Actions of cop in Toronto teen’s shooting death not necessary: Crown

A Toronto police officer's fatal shooting of a teen on an empty streetcar two years ago was neither necessary, nor reasonable, a Crown prosecutor told a jury Tuesday as he described the graphic details of Sammy Yatim's death.

TORONTO — A Toronto police officer’s fatal shooting of a teen on an empty streetcar two years ago was neither necessary, nor reasonable, a Crown prosecutor told a jury Tuesday as he described the graphic details of Sammy Yatim’s death.

Const. James Forcillo has pleaded not guilty to second-degree murder and attempted murder in the death of the 18-year-old, an incident that was captured on surveillance and cellphone video and triggered public outrage.

In opening statements to the jury that will decide Forcillo’s fate, Crown prosecutor Milan Rupic laid out a road map of the evidence he intends to present.

One of the fundamental issues for the jury to decide, Rupic said, will be whether it was necessary or reasonable for Forcillo to shoot nine bullets at Yatim while he was inside an empty streetcar surrounded by armed police officers.

“The Crown intends to prove beyond a reasonable doubt that the shooting of Sammy Yatim was not necessary and it was not reasonable.”

In a detailed recounting of the incident, Rupic took the jury back to the night of July 27, 2013 when Forcillo and Yatim came face to face.

At the time, Yatim had “moderate to moderately high levels” of the drug ecstasy in his system, according to an autopsy, Rupic said.

Yatim boarded a streetcar around 11:30 p.m., sat at the back of the vehicle and for about 11 minutes didn’t do anything to attract attention until four female passengers sat down near him, Rupic said.

“Yatim began to engage in very strange and disturbing behaviour,” he said.

Yatim unzipped his pants and exposed himself to one of the women, and at the same time took out a small switchblade, Rupic said.

“Yatim swung the knife in front of her but the knife didn’t touch woman,” said Rupic. “The screaming females all got up and rushed to the front of the streetcar.”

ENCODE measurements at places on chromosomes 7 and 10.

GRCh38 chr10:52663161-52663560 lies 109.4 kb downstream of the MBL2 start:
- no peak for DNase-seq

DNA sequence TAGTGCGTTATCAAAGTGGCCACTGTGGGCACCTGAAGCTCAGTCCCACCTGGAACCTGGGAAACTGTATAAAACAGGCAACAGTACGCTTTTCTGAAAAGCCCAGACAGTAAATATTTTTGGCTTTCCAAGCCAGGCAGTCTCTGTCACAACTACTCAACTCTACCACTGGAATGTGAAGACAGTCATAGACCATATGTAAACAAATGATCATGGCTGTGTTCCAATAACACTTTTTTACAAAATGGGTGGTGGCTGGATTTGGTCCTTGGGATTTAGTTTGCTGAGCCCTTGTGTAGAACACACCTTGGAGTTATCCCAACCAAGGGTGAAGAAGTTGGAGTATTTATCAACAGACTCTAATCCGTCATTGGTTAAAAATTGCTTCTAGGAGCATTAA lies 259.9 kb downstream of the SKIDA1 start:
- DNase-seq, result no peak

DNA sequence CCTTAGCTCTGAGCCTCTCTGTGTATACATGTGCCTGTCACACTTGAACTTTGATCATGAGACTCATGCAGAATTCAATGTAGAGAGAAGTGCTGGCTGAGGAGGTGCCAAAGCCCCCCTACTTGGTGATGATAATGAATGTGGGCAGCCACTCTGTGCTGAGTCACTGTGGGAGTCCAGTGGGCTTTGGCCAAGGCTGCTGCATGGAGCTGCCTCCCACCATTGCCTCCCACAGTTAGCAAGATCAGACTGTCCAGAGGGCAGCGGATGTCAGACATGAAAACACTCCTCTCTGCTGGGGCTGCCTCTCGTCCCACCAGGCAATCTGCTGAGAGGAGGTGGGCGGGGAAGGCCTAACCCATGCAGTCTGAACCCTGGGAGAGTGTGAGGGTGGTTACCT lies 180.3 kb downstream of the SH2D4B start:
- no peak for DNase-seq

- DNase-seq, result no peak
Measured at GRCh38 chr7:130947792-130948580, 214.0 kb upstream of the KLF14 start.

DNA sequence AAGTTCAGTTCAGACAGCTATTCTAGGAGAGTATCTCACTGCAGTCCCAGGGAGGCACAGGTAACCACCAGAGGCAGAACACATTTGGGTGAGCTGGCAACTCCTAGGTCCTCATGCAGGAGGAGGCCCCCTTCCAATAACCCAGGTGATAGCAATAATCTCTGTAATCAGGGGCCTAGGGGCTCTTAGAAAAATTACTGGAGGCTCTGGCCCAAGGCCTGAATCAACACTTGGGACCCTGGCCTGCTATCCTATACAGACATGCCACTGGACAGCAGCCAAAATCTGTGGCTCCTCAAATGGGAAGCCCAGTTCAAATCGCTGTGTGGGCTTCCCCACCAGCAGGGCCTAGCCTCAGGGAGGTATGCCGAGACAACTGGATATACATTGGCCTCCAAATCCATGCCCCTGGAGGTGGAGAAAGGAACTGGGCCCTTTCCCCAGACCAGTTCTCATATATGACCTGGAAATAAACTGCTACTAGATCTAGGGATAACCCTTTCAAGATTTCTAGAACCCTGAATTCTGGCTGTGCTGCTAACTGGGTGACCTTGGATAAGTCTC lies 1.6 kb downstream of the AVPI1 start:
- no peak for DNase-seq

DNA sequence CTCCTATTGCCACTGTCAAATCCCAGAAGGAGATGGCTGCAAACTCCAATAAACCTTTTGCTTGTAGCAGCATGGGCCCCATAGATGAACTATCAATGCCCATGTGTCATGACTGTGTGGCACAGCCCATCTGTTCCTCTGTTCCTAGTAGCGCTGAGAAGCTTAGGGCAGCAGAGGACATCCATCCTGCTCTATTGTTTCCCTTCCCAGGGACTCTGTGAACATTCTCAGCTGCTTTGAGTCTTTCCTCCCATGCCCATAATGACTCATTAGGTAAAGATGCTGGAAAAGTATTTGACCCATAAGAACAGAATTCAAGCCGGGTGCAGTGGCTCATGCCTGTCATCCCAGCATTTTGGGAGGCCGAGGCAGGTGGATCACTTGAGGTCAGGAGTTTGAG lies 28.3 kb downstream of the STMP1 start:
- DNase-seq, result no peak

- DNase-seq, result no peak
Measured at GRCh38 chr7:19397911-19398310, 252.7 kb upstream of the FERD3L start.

The streetcar was stopped and passengers poured out, but Yatim stayed behind, Rupic said.

“None of the passengers were cut or stabbed by Yatim,” he said.

Yatim looked out onto the street, yelled obscenities to the crowd and then turned to the streetcar driver, who was still in his seat and asked if he had a phone, Rupic said.

“The driver said ‘who do you want to call?’ Yatim then replied, ‘dad,”‘ Rupic said, adding that Yatim told the driver “Go, I’m not going to hold you for ransom.”

Forcillo and his partner were the first officers to arrive on scene, responding to 911 calls from several passengers, Rupic said, noting that both officers had been told there had been no injuries.

Forcillo’s partner put her gun away shortly after she arrived, but Forcillo’s weapon remained drawn as he stood near the front doors of the streetcar repeatedly telling Yatim to drop the knife, Rupic said.

Two more officers arrived and Forcillo asked one of them to call for a sergeant with a Taser, he said.

Yatim refused to drop his knife and called the officers a derogatory term in a “mocking” tone but remained on the streetcar and didn’t lunge forward, Rupic said.

The teen then moved a few steps back from where he had been standing and Forcillo told him if he took another step forward he would be shot, Rupic said.

Yatim then took two steps towards the spot he’d been in previously and Forcillo opened fire, court heard.

“Of the five police officers who were in position at the immediate vicinity of the streetcar, the only police officer who fired their handgun was Forcillo,” said Rupic.

Two bullets hit Yatim in the chest — one caused a “catastrophic wound” to his heart which ultimately was responsible for his death, the other severed his spine, paralysing him from the chest down –and the third bullet fractured his right arm, Rupic said.

Yatim fell to the floor but was still moving slightly, and five seconds later Forcillo let off a second volley of shots which hit Yatim in the lower abdomen, penis and groin area, Rupic said.

“Over the course of the two volleys the defendant fired nine shots, eight of those bullets fired hit Sammy Yatim,” Rupic said.

Moments after the second round, a sergeant with a Taser arrived, discharged it and kicked the knife out of Yatim’s hand, Rupic said.

Police then moved in to handcuff Yatim and administer medical attention but the teen died shortly after, court heard.

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